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Jaclyn Lensen

New Report Highlights that Colorado Youth Don’t Make the Grade on Physical Activity

Local Public Health Agencies Hold Keys to Improvements

DENVER, CO –  “Colorado Health Report Card Extra Credit: Get Active” was released today in honor of National Public Health Week to examine Coloradans’ physical activity levels and the role of public health in increasing physical activity across the state. The report reveals how Colorado youth are falling short when it comes to getting active and identifies areas for opportunities and improvements. 

“Extra Credit: Get Active” is the first in a series of Colorado Health Report Card Data Spotlights to be released by the Colorado Health Foundation, in partnership with the Colorado Health Institute. According to the report, many school-age kids and teens fail to meet the Centers for Disease Control and Prevention’s hour-a-day recommendation. Twenty-three states post higher physical activity rates for kids, 12 states have higher rates for teens; and only 46 percent of high school students attend one or more PE classes a week. 

In addition, data in “Extra Credit: Get Active” show that many Coloradans are not engaging in enough physical activity to realize important health benefits for a number of reasons:

  • More than half of teens spend three or more hours each day behind a screen – a computer, TV or phone.
  • Nearly half of teens said they could walk or ride a bike, scooter or skateboard to get to school, but only 20 percent of teens actually do. 
  • Girls trail boys when it comes to physical activity: 40 percent of teen girls report an hour of physical activity five days a week compared to about 58 percent of teen boys.

“Especially during this year’s National Public Health Week that focuses on rallying communities around a goal of making the U.S. the healthiest nation in one generation by 2030, the Colorado Health Foundation thanks public health officials for their work making Colorado healthy and physically active,” said Rahn Porter, interim president and CEO of the Colorado Health Foundation. “Physical activity has been an increasingly important public health focus with rising obesity rates.”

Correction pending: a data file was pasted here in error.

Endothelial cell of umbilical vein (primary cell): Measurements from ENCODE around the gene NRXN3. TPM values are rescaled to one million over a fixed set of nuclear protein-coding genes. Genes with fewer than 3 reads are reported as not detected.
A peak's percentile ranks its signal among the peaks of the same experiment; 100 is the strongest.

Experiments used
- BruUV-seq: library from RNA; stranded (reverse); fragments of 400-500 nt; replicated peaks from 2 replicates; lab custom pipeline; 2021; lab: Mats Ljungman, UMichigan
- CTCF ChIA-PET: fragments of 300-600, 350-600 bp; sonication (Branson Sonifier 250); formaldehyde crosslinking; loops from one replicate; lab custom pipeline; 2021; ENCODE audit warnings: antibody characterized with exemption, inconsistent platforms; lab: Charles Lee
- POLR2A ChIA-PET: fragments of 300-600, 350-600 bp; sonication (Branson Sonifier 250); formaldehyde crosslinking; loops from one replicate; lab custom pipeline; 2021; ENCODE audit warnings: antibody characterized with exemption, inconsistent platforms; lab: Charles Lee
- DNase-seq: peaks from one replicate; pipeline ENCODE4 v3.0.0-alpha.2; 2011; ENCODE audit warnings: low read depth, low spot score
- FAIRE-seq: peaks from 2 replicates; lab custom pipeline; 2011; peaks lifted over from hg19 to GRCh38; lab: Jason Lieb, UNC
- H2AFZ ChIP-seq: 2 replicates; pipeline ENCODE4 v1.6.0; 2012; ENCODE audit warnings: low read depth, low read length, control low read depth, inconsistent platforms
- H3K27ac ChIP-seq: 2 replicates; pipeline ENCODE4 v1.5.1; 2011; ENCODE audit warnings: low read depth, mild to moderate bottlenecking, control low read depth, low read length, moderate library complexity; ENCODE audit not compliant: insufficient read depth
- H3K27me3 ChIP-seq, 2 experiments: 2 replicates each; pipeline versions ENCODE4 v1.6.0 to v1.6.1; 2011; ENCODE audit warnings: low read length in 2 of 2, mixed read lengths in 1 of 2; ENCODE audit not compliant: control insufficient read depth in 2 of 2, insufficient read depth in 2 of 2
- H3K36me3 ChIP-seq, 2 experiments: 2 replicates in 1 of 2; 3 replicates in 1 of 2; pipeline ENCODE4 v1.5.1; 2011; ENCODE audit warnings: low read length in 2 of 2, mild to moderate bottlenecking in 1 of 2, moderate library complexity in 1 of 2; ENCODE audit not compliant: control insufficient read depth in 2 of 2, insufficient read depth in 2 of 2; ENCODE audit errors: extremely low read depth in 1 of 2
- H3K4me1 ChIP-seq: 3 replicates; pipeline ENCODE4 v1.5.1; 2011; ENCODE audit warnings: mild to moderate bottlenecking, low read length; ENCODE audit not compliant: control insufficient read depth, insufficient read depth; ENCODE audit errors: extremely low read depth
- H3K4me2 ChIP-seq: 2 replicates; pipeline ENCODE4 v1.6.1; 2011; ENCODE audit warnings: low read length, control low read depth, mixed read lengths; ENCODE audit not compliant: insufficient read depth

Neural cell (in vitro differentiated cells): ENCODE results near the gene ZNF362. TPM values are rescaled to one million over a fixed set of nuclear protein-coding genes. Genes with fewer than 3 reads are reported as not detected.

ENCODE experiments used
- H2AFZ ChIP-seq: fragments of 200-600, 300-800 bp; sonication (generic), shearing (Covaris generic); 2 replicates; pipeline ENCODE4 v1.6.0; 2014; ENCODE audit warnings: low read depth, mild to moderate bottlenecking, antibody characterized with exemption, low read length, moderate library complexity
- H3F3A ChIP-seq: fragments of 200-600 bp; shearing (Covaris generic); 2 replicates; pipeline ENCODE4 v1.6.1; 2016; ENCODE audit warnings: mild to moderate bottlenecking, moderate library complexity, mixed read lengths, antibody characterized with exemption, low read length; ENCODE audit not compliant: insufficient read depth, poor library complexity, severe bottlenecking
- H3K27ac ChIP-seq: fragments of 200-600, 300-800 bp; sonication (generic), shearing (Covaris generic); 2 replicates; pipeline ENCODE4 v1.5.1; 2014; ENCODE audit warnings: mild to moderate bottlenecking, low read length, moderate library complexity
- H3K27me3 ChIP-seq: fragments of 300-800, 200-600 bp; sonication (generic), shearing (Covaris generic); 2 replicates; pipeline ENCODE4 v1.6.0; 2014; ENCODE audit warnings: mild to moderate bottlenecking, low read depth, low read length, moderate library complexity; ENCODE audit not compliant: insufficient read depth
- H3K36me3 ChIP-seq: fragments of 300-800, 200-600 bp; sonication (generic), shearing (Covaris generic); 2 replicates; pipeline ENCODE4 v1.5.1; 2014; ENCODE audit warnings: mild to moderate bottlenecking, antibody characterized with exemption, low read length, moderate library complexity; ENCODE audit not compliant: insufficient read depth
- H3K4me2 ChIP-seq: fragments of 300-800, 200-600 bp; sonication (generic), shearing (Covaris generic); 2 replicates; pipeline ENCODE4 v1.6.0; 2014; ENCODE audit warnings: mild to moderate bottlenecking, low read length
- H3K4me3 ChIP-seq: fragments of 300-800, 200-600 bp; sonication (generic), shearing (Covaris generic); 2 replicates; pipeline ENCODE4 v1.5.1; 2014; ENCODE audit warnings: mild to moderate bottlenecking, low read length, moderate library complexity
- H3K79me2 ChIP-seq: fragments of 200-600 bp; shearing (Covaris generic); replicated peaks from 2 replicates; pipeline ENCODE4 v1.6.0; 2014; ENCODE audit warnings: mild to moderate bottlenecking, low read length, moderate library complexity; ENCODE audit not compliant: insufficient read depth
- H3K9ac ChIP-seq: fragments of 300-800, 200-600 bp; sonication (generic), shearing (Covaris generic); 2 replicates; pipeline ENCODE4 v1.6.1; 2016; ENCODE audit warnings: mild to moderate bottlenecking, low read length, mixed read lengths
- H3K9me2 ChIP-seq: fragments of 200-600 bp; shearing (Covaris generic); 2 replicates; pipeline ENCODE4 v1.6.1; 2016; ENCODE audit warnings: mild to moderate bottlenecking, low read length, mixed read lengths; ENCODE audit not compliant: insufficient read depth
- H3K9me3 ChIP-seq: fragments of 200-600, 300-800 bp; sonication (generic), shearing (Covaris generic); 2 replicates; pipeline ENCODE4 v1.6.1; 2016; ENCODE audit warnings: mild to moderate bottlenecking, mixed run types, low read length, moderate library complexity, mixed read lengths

As a result of the increased focus on obesity rates, public health officials are leading the race to ensure that Coloradans are active, working to provide all residents with healthy and safe environments that promote physical activity. Forty-three of Colorado’s 54 local public health agencies have identified active living and healthy eating or obesity prevention as a priority. Many agencies are working in their communities to restore parks, install sidewalks and create safer routes to schools. 

“Physical activity plays a crucial role in combating a number of public health concerns, such as obesity, mental health and chronic heart disease,” notes Lisa VanRaemdonck, director, Colorado Association of Local Public Health Officials. “This report clearly shows the progress the public health community has achieved and highlights opportunities moving forward. A greater emphasis on physical activity efforts could help improve health-related issues across the state.”   

“The Data Spotlight – ‘Extra Credit: Get Active’ reveals hard data and is a good reminder of work yet to be done, but Colorado can’t get to number one in physical activity without our public health officials’ contributions. The Foundation is proud to work closely with public health officials across the state to help make Colorado the healthiest state in the nation,” said Porter.

About the Colorado Health Foundation
The Colorado Health Foundation is singularly focused on helping Coloradans live their healthiest lives by advancing opportunities to pursue good health and achieve health equity through grantmaking, policy and advocacy, strategic private investments and convening to drive change. For more information, please visit

About the Colorado Health Institute 
The Colorado Health Institute is a nonprofit health policy research organization dedicated to providing data,information and analysis to support Colorado’s leaders and policy makers. We are a trusted source of independent and objective health information. For more information, please visit